Just 1.7 seconds remained Wednesday night, UAA led by one point and Rebecca Kielpinski nestled the basketball in her hands as she prepared to inbound from the baseline near Syracuse's basket.
UAA women's coach Tim Moser calls Kielpinski the Seawolves' smartest player, so he had his bases covered there. Give the rock to the All-American center and trust in her size and decision-making to help UAA seize a third straight Carrs/Safeway Great Alaska Shootout championship.
Appointed to catch the ball was Nicci Miller, the junior forward Moser calls his strongest player. Again, bases covered -- Moser figured Miller would gain possession, if not by sheer strength then by virtue of her will.
One problem: Moser was shouting instructions to Kielpinski from the far bench, but she couldn't hear over the roar of the crowd at Sullivan Arena.
Enter Miller. She ran from near half-court to Kielpinski's station on the baseline to relay the message.
"It was just something simple -- 'If you don't have the pass, throw it toward our basket,' '' Miller recounted.
Then Syracuse sent in 6-foot-3 center Lina Lisnere to defend Kielpinski's pass.
Again, Miller, who had returned to near half-court, raced to the baseline and spoke into Kielpinski's ear.
"Just get it inbounds,'' Miller instructed.
Miller said she tried to keep her words soothing.
"To keep it calm,'' she said. "Because it's important to keep it calm in a time of chaos.''
Meanwhile, Kielpinski rolled through her mental checklist: Keep steady feet because in that situation she was not allowed to run the baseline. Stay safely back from the baseline to avoid stepping on it and turning the ball over. Keep an eye on cutting teammates Jackie Thiel and Kiki Taylor in case Miller was blanketed. And definitely get the ball in, and definitely in a direction away from Syracuse's basket.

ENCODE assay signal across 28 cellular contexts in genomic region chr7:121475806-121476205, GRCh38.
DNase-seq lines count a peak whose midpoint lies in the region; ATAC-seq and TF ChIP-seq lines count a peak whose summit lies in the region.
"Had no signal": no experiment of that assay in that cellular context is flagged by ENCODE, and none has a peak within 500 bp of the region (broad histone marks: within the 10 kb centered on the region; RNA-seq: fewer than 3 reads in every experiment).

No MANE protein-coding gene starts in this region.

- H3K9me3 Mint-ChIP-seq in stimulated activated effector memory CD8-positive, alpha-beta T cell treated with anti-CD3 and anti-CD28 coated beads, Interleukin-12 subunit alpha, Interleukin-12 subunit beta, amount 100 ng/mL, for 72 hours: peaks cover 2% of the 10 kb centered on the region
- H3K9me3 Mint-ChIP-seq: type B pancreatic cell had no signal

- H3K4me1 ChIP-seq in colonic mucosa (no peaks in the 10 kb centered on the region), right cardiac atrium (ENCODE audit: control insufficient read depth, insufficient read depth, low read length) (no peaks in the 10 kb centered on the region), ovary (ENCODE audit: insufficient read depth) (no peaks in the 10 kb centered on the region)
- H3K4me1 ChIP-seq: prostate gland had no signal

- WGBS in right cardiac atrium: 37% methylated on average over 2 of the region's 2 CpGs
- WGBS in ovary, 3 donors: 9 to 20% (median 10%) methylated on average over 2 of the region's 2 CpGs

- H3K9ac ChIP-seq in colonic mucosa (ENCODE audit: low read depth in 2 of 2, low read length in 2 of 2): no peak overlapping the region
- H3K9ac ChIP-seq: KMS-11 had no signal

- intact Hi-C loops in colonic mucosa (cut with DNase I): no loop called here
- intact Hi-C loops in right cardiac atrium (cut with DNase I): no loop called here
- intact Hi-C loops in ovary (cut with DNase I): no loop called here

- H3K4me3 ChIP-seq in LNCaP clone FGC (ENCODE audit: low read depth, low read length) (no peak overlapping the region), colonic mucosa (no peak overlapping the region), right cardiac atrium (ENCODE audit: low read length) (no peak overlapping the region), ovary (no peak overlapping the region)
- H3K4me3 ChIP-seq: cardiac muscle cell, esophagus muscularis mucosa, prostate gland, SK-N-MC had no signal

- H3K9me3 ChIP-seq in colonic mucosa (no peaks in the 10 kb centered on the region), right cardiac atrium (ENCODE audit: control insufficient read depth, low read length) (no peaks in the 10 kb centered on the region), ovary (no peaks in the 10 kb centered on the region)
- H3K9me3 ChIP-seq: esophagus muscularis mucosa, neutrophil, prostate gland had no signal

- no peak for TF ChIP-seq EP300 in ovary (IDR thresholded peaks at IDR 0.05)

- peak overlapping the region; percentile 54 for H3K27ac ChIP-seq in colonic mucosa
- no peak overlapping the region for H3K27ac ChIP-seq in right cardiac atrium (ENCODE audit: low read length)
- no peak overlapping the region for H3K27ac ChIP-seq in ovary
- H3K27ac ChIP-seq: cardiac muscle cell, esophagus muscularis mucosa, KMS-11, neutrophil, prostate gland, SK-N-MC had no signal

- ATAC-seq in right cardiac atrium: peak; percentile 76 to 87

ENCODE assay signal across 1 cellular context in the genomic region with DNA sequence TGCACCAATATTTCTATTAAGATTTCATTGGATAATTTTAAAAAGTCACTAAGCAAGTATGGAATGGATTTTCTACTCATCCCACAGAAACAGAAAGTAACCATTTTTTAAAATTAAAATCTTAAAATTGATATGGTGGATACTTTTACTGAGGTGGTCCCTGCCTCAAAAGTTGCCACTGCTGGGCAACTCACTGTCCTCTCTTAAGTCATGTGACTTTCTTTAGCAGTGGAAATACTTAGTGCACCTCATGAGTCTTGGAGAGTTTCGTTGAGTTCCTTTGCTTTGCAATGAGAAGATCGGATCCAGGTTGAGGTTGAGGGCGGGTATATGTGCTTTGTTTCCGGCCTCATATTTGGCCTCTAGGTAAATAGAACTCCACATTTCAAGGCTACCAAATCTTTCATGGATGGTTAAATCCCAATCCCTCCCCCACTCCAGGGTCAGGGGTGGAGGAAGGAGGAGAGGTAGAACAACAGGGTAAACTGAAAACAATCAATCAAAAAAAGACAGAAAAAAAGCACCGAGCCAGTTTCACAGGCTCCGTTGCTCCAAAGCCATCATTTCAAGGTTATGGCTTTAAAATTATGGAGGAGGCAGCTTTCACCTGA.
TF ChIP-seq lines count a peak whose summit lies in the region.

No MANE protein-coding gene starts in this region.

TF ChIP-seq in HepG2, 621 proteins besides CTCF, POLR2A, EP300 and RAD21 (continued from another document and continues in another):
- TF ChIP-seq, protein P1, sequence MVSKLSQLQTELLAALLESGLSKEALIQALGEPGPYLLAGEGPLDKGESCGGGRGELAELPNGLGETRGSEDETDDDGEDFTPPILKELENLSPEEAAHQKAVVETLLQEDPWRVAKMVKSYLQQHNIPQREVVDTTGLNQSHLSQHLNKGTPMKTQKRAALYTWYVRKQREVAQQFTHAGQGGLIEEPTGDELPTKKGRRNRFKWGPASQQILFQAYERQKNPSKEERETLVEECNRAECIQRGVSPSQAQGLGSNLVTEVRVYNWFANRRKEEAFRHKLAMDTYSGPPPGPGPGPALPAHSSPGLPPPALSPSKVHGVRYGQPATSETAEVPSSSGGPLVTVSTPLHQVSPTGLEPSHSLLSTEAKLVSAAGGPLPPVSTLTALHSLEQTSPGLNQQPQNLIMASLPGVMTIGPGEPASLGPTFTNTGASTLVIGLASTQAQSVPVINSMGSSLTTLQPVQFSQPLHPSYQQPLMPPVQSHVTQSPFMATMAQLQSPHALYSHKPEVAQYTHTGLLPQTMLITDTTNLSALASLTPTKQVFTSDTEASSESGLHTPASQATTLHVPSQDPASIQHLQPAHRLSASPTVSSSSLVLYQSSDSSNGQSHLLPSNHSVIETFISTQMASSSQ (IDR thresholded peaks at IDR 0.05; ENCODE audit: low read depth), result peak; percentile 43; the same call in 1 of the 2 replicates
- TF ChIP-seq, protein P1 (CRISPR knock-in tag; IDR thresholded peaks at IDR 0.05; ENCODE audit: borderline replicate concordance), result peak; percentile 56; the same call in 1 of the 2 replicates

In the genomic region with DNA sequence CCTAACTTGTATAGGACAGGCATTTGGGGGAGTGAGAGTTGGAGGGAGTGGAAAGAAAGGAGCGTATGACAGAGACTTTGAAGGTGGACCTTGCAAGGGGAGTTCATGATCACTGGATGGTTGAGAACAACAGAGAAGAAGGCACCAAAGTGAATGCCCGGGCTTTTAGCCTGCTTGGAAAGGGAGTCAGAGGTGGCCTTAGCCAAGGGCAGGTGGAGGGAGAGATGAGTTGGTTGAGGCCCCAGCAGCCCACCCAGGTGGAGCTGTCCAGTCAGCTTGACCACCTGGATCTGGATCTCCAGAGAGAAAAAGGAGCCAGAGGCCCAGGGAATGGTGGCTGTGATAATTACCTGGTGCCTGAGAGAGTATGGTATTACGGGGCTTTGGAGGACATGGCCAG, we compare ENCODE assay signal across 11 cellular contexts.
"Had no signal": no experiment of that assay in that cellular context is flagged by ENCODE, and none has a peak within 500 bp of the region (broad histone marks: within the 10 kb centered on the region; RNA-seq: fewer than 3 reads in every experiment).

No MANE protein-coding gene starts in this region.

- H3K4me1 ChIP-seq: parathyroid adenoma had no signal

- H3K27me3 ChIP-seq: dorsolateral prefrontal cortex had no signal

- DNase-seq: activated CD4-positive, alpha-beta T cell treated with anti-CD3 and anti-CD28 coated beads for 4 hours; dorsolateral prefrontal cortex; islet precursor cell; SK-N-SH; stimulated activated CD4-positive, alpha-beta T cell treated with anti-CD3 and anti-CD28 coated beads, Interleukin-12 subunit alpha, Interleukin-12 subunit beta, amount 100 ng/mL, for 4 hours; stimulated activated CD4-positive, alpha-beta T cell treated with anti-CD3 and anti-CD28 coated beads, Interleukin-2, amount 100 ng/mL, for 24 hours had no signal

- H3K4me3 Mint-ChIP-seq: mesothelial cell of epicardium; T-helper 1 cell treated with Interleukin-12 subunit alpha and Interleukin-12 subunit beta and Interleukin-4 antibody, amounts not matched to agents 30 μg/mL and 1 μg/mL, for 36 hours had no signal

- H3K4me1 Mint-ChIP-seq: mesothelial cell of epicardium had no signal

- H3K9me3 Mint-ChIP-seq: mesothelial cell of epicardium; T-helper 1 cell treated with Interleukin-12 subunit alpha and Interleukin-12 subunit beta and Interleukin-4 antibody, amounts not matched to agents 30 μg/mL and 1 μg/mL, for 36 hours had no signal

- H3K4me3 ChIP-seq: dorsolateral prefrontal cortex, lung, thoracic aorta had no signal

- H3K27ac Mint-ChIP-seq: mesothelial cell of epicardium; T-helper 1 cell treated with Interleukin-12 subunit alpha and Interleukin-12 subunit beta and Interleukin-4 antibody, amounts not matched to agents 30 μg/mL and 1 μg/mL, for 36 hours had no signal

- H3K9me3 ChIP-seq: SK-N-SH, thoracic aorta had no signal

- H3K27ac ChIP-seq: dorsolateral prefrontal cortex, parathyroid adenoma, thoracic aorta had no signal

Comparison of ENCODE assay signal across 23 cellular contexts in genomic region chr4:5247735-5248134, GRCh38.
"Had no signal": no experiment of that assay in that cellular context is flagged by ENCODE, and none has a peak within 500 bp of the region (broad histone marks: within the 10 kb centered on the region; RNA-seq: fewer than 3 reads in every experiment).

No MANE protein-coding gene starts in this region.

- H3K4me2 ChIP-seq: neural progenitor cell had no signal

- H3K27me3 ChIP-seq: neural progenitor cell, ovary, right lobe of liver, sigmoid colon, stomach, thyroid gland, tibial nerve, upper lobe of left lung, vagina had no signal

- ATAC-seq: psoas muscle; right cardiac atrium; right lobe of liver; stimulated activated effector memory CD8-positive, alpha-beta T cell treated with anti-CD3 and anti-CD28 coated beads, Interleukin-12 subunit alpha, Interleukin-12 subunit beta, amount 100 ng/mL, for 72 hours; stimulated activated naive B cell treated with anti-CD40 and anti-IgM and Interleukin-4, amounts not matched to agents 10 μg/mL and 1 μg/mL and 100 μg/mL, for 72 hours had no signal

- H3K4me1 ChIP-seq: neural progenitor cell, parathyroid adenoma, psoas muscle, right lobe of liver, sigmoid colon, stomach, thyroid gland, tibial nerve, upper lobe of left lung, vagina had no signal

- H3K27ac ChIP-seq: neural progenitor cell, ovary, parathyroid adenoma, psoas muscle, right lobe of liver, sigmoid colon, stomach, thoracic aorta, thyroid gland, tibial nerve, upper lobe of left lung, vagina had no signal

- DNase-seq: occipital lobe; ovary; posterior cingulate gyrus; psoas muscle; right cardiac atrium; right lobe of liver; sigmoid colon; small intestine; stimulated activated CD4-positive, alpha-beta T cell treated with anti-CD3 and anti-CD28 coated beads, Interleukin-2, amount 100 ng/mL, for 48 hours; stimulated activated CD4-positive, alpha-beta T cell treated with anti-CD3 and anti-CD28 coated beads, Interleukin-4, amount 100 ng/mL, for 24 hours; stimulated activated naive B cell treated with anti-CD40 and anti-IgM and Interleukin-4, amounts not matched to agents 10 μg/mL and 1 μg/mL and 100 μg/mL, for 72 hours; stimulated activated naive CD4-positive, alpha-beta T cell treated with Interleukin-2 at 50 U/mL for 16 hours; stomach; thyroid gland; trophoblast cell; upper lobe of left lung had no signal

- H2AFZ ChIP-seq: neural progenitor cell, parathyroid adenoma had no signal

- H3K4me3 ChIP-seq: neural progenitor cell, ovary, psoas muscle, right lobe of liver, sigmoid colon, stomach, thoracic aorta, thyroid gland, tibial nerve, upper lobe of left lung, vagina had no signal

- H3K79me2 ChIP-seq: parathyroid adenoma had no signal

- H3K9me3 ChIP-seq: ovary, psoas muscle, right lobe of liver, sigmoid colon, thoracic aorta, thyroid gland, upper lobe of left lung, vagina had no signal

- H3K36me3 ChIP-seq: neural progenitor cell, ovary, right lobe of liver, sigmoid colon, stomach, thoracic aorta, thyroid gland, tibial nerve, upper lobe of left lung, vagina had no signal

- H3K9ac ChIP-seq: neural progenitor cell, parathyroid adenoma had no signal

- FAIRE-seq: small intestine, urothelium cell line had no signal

The whistle blew, Miller made a fake, then busted up the sideline toward Kielpinski. Kielpinski delivered a pass that Miller secured in her hands and held to her body -- "She wasn't going to give it up,'' Moser said -- the horn blew, and the Seawolves celebrated.
UAA 58, Syracuse 57.
And Moser finally had a reply to the question he asked his players at their shoot around just past noon Wednesday: "What are you guys made of?''
Answer: Stern stuff.
The question, Miller said, fired her up.
"You have to dig in and truly answer it,'' she said. "Am I going to go in there and be afraid? Or am I going to accept that challenge?''
Evidently, the latter.
"That question really helped us come together,'' said Kielpinski, who led UAA with 16 points and nine rebounds.
Confronted by Syracuse's relentless and remarkably quick trapping in both backcourt and frontcourt, the Seawolves (7-1) cracked, but did not crumble.
Staggered by Erica Morrow's game-high 24 points and Chandrea Jones' 21, the Seawolves limited the rest of the Orange crew to 12 points.
Down by 10 points just six minutes into the game, the Division II Seawolves didn't wither before their Division I opponent from the Big East Conference. Nor did they blink when they turned the ball over on their first three possessions of the second half, which allowed opportunistic Syracuse to take a 32-28 lead. Nor when Syracuse moved ahead 50-48 with seven-plus minutes to go.
The Seawolves take their cues from Moser, who is almost always composed as he alternately stands or crouches in front of his bench. Standing, he often simply crosses his arms in front of him. Crouching, he'll clasp his hands together. No rants. No histrionics.
"His demeanor -- he keeps us calm, and because he's our leader, we feed off him,'' Miller said.
By the standards of many basketball coaches -- yelling, theatrical arm waving, alternately berating officials and pleading with them -- Moser is practically Zen. That's by design.
"We're in battle,'' he said. "I want a clear head.''
In his third season at UAA, all Moser has done is win. He guided the Seawolves to the Final Four last season, when they went 30-5. His UAA record stands at 60-12. And his current team is ranked No. 9 in the nation, a standing that should improve with the next poll.
More good times appear ahead.
Wednesday night, though, the Seawolves savored the moment.
As they celebrated on the court, posed for team pictures, conducted interviews and, finally, cut down the net cords, Moser mostly stood off to the side, smiling.
Amid a different kind of chaos, calm remained.
This column is the opinion of Daily News reporter Doyle Woody. Find his blog at adn.com/hockeyblog or call him at 257-4335.